I learnt piano the traditional method from about age 7 years. Suzuki method was available for violin where I lived but not for piano. When I was about 11 years, I wanted to start violin lessons but there were no available places through the free system at my school, so I took a place in their viola class instead. This was not a great choice because I was a fairly small 11 year old and the full size viola was a real stretch for my fingers! I enjoyed playing in orchestras, however, it didn’t escape my notice that the violas rarely got a tune and usually had the "um-pah" accompaniment part. I was rather jealous of the soaring tunes that the 1st violins got to play so I transferred to violin.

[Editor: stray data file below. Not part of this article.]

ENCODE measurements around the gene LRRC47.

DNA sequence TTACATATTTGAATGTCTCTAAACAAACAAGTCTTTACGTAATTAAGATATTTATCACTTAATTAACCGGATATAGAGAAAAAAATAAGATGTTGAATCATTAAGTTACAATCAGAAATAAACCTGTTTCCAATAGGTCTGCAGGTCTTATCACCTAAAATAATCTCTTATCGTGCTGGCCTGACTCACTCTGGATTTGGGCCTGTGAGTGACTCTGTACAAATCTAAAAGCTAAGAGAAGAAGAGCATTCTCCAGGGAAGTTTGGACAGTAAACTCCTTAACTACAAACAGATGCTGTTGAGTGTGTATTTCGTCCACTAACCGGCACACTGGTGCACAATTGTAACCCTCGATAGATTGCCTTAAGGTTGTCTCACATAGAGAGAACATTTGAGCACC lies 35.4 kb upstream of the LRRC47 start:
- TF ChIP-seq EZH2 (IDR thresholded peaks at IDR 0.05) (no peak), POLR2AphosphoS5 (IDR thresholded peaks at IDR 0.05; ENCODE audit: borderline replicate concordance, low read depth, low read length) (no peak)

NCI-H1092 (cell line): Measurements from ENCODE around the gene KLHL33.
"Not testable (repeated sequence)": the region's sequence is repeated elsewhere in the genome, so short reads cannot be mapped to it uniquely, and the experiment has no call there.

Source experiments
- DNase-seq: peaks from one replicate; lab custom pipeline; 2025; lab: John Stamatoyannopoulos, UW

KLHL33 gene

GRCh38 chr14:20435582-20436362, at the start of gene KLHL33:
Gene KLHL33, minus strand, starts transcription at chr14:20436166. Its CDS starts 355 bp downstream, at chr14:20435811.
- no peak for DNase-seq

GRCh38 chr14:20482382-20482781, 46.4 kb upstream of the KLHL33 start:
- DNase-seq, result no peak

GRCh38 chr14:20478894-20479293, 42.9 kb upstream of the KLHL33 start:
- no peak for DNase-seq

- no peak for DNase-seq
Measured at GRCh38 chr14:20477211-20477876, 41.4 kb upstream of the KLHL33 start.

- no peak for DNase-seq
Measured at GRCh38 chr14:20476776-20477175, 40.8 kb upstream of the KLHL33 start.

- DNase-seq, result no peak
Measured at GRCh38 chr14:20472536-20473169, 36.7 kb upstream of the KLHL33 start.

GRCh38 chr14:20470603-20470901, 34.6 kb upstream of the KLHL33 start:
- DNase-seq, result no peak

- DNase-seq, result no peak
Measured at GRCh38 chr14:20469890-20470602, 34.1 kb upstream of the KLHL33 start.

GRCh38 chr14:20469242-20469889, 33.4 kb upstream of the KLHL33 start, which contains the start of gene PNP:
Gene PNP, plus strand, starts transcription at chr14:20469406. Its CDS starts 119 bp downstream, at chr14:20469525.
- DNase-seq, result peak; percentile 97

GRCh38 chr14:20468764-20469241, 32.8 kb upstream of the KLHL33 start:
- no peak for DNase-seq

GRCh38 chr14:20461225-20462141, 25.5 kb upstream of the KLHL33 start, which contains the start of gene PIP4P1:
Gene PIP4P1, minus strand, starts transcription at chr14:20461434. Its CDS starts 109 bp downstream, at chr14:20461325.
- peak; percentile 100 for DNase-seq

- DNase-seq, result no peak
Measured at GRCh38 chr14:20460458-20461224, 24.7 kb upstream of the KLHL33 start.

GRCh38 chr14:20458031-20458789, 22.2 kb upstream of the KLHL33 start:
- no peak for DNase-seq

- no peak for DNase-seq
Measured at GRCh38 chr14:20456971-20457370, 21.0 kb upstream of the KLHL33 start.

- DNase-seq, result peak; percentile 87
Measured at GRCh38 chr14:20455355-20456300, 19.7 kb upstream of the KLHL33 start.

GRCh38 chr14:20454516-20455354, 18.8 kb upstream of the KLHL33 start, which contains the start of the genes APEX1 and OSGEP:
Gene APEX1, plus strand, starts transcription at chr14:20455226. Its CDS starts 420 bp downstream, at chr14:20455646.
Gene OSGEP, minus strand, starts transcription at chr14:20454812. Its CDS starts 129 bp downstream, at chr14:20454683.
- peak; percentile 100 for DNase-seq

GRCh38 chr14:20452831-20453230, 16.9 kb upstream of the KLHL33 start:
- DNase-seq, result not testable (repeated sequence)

I started teaching in my mid-teens. A family friend asked if I would teach their child so I did. That was the start of my realisation that I was a teacher at heart! I taught traditionally at this stage because I didn’t know any other way. By the time I was about 20, we had a family friend who happened to be a Suzuki teacher. This friend said to me one day “Katie, you so enjoy working with the little children, I think you might enjoy being a Suzuki teacher”. This hadn't occurred to me but upon a little research, I soon realised that would be a great idea.
In all, once I discovered the Suzuki method, there was no going back. I continued teaching some traditional students as well as Suzuki students for a while but I found that I enjoyed the Suzuki method so much more. As my traditional students moved on or converted to Suzuki, I became solely a Suzuki method teacher, and have remained that way ever since. With the exception of a few breaks along the way (mainly because of work and family commitments), I have taught the Suzuki method for the last 20 years and plan to continue for another 20 years.